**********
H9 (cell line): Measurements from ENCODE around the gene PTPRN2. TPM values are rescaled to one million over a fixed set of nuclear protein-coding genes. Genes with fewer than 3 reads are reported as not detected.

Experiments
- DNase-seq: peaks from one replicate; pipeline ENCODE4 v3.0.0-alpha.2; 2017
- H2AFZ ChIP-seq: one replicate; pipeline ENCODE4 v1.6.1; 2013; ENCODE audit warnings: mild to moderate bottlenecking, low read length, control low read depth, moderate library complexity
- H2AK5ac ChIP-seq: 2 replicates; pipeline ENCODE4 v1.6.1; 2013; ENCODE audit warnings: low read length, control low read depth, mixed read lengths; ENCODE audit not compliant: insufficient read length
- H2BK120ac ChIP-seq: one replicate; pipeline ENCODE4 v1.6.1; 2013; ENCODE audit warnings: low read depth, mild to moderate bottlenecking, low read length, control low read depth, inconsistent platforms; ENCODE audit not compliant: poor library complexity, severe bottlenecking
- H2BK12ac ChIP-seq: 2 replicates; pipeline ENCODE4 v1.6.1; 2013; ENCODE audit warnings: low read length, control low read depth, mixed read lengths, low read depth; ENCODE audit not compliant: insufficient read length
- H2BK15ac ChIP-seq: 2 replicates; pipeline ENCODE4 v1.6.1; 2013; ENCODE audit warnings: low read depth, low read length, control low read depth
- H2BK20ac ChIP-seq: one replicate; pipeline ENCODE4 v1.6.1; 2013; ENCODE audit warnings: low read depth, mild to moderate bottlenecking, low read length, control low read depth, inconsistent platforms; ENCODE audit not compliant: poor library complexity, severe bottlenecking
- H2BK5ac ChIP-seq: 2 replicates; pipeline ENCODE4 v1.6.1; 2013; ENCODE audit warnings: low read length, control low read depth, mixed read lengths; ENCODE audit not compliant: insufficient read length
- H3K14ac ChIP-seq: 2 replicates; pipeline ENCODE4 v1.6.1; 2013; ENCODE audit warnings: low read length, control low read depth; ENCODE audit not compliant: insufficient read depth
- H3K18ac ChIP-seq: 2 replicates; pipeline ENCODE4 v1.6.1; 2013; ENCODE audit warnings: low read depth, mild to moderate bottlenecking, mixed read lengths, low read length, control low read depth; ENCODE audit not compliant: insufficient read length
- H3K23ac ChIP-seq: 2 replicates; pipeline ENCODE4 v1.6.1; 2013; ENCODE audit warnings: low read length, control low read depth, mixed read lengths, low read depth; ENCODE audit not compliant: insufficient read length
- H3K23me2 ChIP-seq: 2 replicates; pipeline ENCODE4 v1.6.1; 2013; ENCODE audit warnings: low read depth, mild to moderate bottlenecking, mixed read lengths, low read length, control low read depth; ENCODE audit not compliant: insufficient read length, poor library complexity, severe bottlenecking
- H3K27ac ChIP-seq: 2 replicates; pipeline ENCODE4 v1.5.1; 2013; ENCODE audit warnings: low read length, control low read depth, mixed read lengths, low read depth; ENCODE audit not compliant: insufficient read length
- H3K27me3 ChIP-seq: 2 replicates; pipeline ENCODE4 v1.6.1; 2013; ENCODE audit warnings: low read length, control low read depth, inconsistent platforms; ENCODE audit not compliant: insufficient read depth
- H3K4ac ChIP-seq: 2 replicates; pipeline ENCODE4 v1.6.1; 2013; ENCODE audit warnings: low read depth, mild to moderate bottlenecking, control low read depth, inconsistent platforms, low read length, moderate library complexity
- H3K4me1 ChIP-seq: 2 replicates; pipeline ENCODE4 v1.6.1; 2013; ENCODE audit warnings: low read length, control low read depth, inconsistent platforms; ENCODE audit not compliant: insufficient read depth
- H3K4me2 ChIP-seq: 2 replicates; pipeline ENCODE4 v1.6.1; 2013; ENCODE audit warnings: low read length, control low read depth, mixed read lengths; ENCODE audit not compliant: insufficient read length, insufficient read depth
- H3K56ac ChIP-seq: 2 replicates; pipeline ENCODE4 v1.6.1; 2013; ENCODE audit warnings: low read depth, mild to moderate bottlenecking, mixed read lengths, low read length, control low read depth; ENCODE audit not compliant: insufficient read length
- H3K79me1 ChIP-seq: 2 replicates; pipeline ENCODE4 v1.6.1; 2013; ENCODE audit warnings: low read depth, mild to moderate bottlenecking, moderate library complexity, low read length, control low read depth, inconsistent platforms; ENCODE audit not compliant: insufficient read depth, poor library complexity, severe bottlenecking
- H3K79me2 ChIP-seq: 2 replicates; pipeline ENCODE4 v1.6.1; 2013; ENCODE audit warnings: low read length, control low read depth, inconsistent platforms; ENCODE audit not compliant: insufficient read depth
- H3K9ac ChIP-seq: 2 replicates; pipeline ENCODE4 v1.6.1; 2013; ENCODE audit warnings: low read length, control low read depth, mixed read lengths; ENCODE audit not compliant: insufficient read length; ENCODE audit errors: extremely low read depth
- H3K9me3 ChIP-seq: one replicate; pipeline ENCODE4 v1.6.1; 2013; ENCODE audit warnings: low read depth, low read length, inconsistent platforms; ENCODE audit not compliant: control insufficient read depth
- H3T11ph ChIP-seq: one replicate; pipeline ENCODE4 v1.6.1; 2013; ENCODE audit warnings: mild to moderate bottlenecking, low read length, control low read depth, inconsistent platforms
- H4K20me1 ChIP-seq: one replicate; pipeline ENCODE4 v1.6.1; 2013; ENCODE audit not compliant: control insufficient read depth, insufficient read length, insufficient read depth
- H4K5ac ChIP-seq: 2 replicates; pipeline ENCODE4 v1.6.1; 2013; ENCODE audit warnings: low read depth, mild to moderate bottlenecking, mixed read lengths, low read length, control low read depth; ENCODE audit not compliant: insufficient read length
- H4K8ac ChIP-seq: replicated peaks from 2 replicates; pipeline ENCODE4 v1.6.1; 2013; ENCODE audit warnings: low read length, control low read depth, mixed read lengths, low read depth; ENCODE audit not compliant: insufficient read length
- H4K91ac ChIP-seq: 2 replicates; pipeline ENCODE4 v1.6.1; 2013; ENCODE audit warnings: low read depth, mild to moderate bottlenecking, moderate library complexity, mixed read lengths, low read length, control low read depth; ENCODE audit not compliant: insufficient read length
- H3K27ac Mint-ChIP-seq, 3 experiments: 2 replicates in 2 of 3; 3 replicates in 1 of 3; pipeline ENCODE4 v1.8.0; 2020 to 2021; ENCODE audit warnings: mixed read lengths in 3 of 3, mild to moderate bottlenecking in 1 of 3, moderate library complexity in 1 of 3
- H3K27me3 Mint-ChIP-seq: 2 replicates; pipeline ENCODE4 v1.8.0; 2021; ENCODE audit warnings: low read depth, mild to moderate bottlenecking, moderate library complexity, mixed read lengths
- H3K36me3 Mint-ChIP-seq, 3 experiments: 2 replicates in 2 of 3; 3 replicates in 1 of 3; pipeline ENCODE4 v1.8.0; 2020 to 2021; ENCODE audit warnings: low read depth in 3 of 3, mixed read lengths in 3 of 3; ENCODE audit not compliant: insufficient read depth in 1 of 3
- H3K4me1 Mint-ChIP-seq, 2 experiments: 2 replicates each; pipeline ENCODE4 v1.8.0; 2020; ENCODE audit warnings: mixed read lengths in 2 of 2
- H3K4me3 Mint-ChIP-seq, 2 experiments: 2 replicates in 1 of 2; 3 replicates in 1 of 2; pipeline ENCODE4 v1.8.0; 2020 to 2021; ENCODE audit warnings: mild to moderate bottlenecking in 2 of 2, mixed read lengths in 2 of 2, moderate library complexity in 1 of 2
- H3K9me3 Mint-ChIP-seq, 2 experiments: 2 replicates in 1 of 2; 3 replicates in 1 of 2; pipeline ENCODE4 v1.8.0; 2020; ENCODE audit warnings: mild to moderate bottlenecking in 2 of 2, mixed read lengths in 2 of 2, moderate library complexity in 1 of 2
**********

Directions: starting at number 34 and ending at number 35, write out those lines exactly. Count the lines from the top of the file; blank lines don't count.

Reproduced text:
- H3K4me3 Mint-ChIP-seq, 2 experiments: 2 replicates in 1 of 2; 3 replicates in 1 of 2; pipeline ENCODE4 v1.8.0; 2020 to 2021; ENCODE audit warnings: mild to moderate bottlenecking in 2 of 2, mixed read lengths in 2 of 2, moderate library complexity in 1 of 2
- H3K9me3 Mint-ChIP-seq, 2 experiments: 2 replicates in 1 of 2; 3 replicates in 1 of 2; pipeline ENCODE4 v1.8.0; 2020; ENCODE audit warnings: mild to moderate bottlenecking in 2 of 2, mixed read lengths in 2 of 2, moderate library complexity in 1 of 2